By Ryan McGreal
Published June 09, 2010
Tragedy struck yesterday at the corner of Upper James St and Stone Church Rd when a cyclist riding north crashed into the side of an SUV turning left into the Tim Horton's on the northeast corner of the intersection.
The cyclist was riding on the sidewalk. This is understandable, given the appalling lack of cycling infrastructure on the mountain; but it needs to be said over and over again until people get the message:
This seems astoundingly counter-intuitive, but the evidence bears it out. In a major study on cyclist/motor vehicle collisions in Toronto, cyclists on the sidewalk were significantly over-represented in the results. From the Key Findings:
In almost thirty percent of all collisions, the cyclists were riding on the sidewalk immediately prior to the collision. Young cyclists were much more likely to have been riding on the sidewalk than were adults (Figure 3.10). In fact, over half (53%) of the collision-involved cyclists under age 18 were riding on the sidewalk, whereas only 21% of those 18 and over were.
The study also confirms that people cycling in more suburban environments are more likely to ride on the sidewalk:
Forty-six percent of collisions in the outer areas of the city involved sidewalk cycling (522 cases), compared to only thirteen percent of the central area collisions (188 cases). This suggests that, in outer areas, either sidewalk cycling is much more prevalent or it is much more likely to lead to a collision than it is in the central area.
Again, this makes sense. Suburban arteries generally have more and wider lanes and traffic moves more quickly, leading cyclists to feel unsafe on the road.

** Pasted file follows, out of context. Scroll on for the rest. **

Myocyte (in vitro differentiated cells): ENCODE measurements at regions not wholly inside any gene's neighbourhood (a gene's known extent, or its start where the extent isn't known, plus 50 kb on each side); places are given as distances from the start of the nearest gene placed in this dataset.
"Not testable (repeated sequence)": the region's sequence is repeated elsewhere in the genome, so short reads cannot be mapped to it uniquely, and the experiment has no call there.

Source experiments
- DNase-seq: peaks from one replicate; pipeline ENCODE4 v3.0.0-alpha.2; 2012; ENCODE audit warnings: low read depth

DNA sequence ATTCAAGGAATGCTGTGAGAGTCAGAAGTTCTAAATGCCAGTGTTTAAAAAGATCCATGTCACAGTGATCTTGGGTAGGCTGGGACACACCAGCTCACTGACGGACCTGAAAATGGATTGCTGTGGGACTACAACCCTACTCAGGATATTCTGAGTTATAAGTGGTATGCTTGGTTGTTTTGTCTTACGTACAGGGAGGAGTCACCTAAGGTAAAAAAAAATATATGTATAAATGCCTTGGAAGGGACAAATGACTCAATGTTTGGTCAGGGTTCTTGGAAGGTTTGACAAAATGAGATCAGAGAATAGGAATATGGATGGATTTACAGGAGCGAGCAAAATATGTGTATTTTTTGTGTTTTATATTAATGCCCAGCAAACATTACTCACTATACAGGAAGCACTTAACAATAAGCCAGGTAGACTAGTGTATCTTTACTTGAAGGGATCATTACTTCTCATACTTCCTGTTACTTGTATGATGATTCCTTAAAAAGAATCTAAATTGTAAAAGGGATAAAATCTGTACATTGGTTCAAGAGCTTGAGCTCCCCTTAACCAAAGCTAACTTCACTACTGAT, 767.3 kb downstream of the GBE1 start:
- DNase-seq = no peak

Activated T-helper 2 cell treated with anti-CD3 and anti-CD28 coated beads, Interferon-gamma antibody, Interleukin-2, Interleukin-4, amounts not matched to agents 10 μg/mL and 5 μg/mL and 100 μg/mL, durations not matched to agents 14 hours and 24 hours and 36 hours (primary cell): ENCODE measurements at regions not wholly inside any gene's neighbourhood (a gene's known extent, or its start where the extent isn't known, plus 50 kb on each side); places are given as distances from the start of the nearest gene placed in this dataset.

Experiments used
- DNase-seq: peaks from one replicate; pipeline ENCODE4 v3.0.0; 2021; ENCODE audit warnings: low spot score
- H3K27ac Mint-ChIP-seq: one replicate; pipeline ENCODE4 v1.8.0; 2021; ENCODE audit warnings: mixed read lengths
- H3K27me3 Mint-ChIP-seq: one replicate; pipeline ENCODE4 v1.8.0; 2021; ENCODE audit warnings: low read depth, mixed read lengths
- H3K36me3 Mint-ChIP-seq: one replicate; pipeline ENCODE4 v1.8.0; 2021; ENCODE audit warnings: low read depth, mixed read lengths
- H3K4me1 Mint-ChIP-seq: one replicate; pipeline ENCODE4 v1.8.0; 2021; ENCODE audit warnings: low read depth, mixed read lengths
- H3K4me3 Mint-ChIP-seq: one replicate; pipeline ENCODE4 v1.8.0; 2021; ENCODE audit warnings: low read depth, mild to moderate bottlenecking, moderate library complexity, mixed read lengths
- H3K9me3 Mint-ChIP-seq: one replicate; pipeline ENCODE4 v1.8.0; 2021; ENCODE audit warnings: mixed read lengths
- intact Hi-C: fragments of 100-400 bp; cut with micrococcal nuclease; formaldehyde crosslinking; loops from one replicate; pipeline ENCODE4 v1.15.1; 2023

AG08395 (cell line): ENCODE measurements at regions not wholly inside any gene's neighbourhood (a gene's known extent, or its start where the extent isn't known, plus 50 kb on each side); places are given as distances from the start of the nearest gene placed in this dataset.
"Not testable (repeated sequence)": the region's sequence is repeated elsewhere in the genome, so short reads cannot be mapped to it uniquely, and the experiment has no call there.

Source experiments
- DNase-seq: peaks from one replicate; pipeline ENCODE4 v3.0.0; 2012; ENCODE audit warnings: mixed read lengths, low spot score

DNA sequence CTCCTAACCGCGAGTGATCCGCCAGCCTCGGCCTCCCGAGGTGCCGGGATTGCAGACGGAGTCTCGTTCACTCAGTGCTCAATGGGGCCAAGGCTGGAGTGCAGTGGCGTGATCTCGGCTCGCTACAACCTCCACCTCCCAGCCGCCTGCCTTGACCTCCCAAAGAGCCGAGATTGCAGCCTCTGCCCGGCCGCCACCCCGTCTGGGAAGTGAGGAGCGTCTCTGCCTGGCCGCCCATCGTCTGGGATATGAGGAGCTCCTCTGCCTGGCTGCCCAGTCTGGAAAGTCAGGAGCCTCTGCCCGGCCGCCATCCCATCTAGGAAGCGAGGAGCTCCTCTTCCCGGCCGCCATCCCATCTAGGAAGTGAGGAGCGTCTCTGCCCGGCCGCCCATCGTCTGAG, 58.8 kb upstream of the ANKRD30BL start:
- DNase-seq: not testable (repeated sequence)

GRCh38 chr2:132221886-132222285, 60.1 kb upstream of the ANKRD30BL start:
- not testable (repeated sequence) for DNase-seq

Unfortunately, the perception of greater safety on the sidewalk is false. Motorists are less likely to expect - and hence be on the lookout for - a fast-moving entity on the sidewalk.
This sets the scene for collisions when motorists turn across the sidewalk or crosswalk while cyclists are proceeding along it. Again, the Toronto study observes:
Cyclists riding towards an intersection on the sidewalk, even at a moderate speed, can seem to appear quite suddenly and unexpectedly from outside the driver's field of view.
Ultimately, riding on the sidewalk to avoid motorists confers a false and dangerous sense of safety. The most important factors in safe cycling are to be visible and predictable by riding on the street and following the rules of the road.
This maximizes the chance that motorists will see the cyclist, while at the same time training motorists to expect to share the road with cyclists. Don't understimate the significance of this latter point: a surprised driver is a more dangerous driver.
As the Toronto study concludes:
Drivers who expect to encounter cyclists are able to detect and recognise them more readily, so increasing driversí awareness of cyclists has great potential to reduce collisions.
Bike lanes can help significantly. They provide a dedicated space on the road for cyclists so there is less incentive to 'hide' on the sidewalk; and by encouraging more people to ride bikes, they 'train' drivers to expect cyclists and to take them into account when driving.
Again, the Toronto study:
Bicycle lanes can provide a consistent and predictable space for cyclists, making them somewhat easier to detect. Some cities use special markings and/or coloured pavement to highlight conflict zones and to remind drivers to look out for cyclists.
The impact of bicycle lanes and paths on overall safety is the subject of debate, but it is clear that the cities with the highest levels of bicycle use and the lowest injury rates are those that have provided plenty of "bicycle-friendly" infrastructure.
[T]he presence of bicycle lanes can serve to remind motorists to be alert for cyclists, and they can also channel cyclists into a more predictable and visible position on the road. For cyclists not comfortable mixing with traffic, they provide a better alternative than the sidewalk, and thus may reduce the incidence of sidewalk cycling and its associated problems.
This is why cities that build bike lane networks experience significant increases in the number of cyclists, coupled with significant decreases in the number of casualties.
Given tragedies like yesterday's collisions, we should be making the construction of a network of safe cycling routes a much higher priority than it is currently.
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